This book was sitting in my Amazon basket for a good few months, waiting for it's turn in between uni books for it's chance to arrive on my doorstep. A few months back, I finally gave in after admitting that my photography really wasn't where I wanted it to be, and it's has really helped to improve my photography.
The books starts off with a really detailed and helpful guide to cameras - a look at different types and how to drive them, what lenses you can buy, information about the different settings and modes, and then it moves onto extremely important and slightly more advanced topics like aperture, ISO and shutter speed. This was the main attraction for me, as although I haven't really shot in 'automatic' for a year or so, it's all been experimentation so I wanted to really discover how to use and manipulate all the different settings to achieve the perfect shot. It also covers a few aspects like field of depth and metering that I had found confusing in the past, but it explained them in such simple terms which was great.
Then it moves on to actually taking the picture and deals with topics like composure, as well a covering themes such as 'landscape', 'pets', 'weddings' and many more, so there are tips and tricks for every type of picture, which I think is an amazing idea. One of my favourite features is that throughout the book there are pictures that the author has taken, and besides each one all settings/lenses etc. are listed so that you know exactly how they achieved the shot.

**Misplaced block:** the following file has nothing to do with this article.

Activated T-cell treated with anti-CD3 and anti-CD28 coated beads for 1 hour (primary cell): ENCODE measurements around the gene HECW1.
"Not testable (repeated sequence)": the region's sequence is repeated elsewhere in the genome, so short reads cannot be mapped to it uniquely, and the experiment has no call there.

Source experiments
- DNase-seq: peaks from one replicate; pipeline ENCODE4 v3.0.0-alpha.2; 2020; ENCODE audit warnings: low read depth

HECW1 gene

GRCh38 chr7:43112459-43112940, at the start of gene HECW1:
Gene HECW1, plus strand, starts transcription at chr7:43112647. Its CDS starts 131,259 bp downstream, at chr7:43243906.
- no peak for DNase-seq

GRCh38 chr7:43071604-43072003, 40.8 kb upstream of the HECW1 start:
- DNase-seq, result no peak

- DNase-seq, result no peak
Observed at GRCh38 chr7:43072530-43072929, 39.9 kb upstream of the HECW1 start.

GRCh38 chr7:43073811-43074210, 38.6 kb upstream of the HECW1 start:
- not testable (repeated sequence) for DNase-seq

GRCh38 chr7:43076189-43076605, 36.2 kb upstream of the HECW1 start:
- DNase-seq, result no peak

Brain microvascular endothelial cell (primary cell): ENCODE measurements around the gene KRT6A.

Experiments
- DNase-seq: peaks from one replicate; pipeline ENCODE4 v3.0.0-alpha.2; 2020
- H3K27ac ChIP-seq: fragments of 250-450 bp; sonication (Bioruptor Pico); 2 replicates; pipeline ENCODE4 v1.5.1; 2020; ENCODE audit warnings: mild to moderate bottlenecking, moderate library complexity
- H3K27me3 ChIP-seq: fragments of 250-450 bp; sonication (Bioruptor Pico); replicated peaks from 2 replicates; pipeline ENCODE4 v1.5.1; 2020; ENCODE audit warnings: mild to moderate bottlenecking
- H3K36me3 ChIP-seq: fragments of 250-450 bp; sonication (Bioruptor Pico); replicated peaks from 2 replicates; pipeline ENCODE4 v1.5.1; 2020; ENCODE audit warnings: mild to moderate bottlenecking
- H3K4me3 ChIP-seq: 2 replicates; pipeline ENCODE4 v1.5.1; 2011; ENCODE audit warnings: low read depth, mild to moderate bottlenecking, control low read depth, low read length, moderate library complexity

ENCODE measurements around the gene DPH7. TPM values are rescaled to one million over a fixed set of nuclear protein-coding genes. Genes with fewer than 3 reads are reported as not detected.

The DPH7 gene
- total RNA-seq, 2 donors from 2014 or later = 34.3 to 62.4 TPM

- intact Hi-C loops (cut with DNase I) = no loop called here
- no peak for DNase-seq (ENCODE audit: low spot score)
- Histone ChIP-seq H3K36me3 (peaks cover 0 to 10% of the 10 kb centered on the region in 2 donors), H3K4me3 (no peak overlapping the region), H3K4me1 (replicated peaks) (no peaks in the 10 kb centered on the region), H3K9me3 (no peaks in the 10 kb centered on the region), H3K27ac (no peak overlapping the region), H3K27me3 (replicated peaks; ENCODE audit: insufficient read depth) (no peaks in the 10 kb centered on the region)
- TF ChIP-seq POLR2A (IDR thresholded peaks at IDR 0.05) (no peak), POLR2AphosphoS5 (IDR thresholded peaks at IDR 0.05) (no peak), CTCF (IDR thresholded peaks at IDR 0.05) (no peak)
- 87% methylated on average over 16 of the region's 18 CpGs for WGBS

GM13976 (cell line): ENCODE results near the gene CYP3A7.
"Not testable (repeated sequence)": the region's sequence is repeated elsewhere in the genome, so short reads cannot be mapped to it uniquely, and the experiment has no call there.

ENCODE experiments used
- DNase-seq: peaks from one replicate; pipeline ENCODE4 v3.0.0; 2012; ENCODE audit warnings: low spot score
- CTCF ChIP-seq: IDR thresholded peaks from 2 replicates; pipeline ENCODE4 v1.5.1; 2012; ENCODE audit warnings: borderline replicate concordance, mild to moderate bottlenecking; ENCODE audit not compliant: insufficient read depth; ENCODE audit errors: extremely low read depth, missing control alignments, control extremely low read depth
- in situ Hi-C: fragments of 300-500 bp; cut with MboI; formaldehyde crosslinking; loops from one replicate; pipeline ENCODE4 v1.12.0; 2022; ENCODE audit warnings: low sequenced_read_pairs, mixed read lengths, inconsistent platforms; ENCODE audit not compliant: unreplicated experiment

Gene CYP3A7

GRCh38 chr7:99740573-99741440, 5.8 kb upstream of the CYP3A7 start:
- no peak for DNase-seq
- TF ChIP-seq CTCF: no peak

Part three covers post-production - looking at exporting, editing and work flow - which although really useful, wasn't that important for me as I have a lot more experience in that area. However, if this is an area that you lack knowledge in, then it's definitely a great chapter.
Finally, the author touches upon how to make a living out of photography and provides detailed case studies to show examples of real, working businesses. Again, this was another very interesting read.
The first, more 'technical' section of the book was by far the most helpful for me, but it honestly depends what knowledge you start with and what your natural strengths are. I studied art throughout school so I have quite a good eye for composure etc. (if I do say so myself!), so the other sections were more useful for me, but that might be completely different for you. Overall I think this is a brilliant book for any of you photographers out there, whether you're a complete beginner or consider yourself quite a pro - there's always tricks to learn! My only wish is that the technical chapter was a big longer, but again that's personal preference!
The Busy Girl's Guide to Digital Photography is available through Amazon.co.uk for about £12.50 depending on the seller.
Have you read 'The Busy Girl's Guide to Digital Photography' or have you read anything similar? What did you think? Let me know in the comment section!